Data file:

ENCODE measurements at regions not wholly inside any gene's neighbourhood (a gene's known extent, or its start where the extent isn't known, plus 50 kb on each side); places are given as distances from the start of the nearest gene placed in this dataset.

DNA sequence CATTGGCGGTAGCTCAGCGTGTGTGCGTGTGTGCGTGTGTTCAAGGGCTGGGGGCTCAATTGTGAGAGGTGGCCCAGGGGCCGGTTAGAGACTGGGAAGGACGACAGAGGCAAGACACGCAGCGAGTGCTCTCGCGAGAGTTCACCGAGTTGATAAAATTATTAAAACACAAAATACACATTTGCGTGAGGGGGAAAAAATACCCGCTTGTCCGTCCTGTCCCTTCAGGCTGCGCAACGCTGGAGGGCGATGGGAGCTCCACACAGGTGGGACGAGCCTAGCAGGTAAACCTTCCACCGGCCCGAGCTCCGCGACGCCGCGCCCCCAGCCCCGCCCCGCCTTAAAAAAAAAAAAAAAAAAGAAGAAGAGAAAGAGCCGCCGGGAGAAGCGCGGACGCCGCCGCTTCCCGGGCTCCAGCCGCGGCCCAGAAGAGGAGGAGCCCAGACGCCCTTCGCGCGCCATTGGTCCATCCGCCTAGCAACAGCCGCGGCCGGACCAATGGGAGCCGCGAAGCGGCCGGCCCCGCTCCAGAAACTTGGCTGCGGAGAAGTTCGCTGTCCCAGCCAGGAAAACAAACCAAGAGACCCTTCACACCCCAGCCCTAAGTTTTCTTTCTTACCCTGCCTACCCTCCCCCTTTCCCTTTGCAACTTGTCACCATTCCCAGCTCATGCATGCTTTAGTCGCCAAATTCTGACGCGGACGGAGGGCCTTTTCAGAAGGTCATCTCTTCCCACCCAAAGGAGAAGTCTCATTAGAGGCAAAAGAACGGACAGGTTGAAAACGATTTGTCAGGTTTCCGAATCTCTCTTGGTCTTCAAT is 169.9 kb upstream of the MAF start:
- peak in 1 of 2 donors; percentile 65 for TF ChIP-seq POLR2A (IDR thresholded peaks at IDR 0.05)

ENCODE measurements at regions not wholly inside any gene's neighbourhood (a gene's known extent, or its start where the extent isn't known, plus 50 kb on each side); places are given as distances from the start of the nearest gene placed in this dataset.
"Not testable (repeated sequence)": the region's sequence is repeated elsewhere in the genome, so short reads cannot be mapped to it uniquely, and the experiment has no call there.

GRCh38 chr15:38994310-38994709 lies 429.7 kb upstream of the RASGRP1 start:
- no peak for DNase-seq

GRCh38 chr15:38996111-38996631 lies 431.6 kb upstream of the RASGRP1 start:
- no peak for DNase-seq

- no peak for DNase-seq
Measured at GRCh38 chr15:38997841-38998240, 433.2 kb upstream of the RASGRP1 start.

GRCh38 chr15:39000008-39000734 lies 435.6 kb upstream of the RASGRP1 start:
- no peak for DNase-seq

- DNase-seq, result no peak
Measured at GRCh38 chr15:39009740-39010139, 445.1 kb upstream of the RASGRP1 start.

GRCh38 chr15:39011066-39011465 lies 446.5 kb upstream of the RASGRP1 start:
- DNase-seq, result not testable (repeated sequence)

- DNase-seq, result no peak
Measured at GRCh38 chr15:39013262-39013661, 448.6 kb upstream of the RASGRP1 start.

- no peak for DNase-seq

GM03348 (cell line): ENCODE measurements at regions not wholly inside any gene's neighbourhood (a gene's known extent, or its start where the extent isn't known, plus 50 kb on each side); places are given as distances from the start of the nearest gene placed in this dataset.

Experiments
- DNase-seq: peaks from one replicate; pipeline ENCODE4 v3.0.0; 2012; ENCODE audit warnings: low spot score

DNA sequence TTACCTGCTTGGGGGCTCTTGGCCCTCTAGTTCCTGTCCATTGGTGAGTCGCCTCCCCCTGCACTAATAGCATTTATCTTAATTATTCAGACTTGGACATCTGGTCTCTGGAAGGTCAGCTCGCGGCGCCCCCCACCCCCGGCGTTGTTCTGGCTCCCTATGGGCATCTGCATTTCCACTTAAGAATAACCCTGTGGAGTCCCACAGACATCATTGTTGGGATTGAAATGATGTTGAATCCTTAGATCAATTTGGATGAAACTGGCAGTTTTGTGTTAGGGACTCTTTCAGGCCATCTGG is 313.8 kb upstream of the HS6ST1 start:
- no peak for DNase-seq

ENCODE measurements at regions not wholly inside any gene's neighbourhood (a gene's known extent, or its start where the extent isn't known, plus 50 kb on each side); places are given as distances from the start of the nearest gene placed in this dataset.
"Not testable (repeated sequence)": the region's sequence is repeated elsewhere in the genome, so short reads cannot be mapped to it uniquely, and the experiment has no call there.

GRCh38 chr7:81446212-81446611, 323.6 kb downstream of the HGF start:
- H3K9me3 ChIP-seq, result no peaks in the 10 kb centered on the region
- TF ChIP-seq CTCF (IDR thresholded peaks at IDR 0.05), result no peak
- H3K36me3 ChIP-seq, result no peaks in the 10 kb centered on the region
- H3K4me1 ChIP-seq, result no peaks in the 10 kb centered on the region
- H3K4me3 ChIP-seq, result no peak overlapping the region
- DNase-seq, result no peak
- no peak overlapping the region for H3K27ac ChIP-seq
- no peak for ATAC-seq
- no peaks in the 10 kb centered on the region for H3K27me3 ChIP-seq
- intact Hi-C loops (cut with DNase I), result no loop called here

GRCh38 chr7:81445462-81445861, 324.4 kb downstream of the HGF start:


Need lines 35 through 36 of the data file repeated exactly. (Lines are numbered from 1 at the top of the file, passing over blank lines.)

- no peak overlapping the region for H3K27ac ChIP-seq
- no peak for ATAC-seq